Type: Lesson Plan

Invasive Species:

This resource provides a lesson plan, a student assignment, and a power point presentation on invasive species with examples.

Type: Lesson Plan

Is My School Environmentally Friendly?:

Students will learn about certain how individuals can create threats to the environment, as well as ways to limit these threats. Students will evaluate their own school and its environmental impact as well as ways to reduce negative impact.

Type: Lesson Plan

Overfishing Kills Reef Systems!:

In this lesson, students will analyze an informational text that addresses the effects of overfishing on coral reef systems. The text explains how scientists have found that overfishing removes many of the algae-eating fish, and this causes an increase in algae growth, which leads to a microbial increase, and finally leads to coral mortality. This lesson is designed to support reading in the content area. The lesson plan includes a note-taking guide, text-dependent questions, a writing prompt, answer keys, and a writing rubric. 

 

Type: Lesson Plan

Part 1: Pond Life:

This lesson is designed for students to investigate familiar and unfamiliar ecosystems using Internet resources, to explore how various organisms satisfy their needs within their environments, and to study the kinds of relationships that exist between organisms within an environment.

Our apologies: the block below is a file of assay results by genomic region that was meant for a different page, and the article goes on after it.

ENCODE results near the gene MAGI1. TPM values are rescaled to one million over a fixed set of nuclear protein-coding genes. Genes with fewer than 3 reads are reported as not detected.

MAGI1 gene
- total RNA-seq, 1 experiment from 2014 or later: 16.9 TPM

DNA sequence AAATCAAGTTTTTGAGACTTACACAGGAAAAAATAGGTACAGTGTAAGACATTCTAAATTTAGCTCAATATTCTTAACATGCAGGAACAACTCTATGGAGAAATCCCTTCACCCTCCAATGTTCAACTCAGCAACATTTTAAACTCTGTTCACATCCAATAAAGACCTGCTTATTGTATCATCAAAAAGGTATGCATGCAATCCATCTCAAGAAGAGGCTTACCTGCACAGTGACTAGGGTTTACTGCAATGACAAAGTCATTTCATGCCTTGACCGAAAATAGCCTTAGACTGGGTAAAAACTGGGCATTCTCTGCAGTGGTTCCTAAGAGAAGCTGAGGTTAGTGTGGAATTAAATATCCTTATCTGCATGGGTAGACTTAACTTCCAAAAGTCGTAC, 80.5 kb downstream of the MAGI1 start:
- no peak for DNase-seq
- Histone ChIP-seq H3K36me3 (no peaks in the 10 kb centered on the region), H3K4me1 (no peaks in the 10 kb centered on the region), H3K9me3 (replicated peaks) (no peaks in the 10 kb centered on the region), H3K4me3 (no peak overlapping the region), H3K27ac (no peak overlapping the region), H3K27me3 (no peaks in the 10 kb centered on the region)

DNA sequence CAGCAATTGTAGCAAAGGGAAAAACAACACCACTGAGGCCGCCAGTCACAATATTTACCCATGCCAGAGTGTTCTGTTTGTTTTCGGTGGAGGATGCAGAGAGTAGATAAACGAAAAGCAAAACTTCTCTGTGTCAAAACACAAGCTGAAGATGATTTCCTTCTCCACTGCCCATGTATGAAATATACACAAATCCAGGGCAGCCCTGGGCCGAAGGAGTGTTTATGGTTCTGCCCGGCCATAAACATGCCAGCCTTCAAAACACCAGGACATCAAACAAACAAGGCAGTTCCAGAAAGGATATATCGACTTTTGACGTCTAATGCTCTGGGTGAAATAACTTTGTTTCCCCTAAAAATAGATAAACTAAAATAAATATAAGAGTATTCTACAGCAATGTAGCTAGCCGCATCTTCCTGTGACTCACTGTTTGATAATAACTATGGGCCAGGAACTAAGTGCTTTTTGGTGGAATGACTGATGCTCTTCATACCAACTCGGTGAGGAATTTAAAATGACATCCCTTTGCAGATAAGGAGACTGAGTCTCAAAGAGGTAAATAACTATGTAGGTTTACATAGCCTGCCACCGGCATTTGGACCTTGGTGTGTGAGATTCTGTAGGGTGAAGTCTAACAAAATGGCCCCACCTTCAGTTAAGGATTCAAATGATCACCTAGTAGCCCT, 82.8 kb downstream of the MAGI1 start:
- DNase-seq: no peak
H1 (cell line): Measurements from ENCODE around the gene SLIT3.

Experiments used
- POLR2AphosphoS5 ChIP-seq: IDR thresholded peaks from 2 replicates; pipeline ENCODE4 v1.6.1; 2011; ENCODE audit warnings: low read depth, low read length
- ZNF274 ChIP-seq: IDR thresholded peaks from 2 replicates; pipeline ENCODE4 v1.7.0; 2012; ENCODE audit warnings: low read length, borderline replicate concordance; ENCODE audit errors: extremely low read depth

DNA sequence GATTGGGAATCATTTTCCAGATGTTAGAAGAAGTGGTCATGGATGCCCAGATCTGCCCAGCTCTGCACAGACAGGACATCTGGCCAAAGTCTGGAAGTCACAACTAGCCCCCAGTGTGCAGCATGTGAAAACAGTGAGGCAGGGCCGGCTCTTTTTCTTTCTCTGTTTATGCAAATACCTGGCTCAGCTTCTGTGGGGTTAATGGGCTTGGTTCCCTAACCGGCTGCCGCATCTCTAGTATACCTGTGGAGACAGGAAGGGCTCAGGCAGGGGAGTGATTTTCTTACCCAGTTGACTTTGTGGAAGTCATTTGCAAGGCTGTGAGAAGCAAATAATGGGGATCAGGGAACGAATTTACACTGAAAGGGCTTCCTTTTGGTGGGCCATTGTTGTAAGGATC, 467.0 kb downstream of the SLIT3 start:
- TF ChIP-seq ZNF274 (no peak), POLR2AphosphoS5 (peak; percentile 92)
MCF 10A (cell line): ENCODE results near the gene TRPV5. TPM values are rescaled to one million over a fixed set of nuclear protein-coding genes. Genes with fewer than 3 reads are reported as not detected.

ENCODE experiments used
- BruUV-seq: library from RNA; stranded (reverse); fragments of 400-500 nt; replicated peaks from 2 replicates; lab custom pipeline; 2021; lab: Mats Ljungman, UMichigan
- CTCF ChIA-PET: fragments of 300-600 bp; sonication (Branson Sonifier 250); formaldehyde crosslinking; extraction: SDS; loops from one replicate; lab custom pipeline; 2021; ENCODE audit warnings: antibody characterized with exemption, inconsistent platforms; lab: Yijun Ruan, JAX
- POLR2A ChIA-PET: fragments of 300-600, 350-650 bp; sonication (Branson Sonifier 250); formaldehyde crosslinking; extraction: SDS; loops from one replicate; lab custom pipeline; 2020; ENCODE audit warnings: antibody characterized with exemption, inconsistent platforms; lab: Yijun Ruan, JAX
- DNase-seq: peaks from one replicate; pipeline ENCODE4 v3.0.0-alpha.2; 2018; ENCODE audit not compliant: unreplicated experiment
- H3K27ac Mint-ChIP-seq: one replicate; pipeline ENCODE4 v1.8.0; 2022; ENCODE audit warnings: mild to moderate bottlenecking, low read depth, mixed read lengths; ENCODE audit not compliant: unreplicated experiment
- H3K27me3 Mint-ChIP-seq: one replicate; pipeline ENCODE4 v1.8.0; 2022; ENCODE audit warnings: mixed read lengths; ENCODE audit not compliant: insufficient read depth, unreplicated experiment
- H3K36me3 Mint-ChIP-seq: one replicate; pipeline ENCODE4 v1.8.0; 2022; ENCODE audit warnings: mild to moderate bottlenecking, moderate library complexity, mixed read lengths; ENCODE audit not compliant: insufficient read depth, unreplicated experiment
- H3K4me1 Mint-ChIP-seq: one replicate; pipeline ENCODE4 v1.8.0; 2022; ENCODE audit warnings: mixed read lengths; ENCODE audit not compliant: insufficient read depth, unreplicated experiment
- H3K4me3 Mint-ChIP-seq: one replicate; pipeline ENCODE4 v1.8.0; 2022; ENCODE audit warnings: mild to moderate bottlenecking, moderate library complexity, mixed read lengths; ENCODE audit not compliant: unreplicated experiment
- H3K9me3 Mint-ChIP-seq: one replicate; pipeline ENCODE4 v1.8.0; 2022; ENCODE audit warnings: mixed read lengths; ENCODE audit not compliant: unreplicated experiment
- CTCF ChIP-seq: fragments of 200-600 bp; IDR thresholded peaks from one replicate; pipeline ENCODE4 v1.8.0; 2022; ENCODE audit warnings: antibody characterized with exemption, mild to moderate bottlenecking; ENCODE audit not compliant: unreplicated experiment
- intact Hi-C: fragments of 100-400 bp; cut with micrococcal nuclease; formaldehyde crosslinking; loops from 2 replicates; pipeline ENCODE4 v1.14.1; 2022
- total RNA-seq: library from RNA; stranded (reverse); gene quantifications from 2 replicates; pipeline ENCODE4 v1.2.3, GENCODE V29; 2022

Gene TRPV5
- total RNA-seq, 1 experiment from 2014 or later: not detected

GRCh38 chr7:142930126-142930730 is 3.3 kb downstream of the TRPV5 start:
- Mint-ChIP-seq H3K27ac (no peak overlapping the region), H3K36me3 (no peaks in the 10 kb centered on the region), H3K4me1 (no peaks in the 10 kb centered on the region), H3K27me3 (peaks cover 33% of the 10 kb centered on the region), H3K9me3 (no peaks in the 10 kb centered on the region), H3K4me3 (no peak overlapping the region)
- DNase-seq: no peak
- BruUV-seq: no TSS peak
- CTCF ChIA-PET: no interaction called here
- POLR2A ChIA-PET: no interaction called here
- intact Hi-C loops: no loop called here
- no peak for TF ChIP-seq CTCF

Type: Lesson Plan

Plants versus Pollutants Model Eliciting Activity:

The Plants versus Pollutants MEA provides students with an open-ended problem in which they must work as a team to design a procedure to select the best plants to clean up certain toxins. This MEA requires students to formulate a phytoremediation-based solution to a problem involving cleaning of a contaminated land site. Students are provided the context of the problem, a request letter from a client asking them to provide a recommendation, and data relevant to the situation. Students utilize the data to create a defensible model solution to present to the client.

Type: Lesson Plan

What's that Smell? Avoiding Peers with Parasites: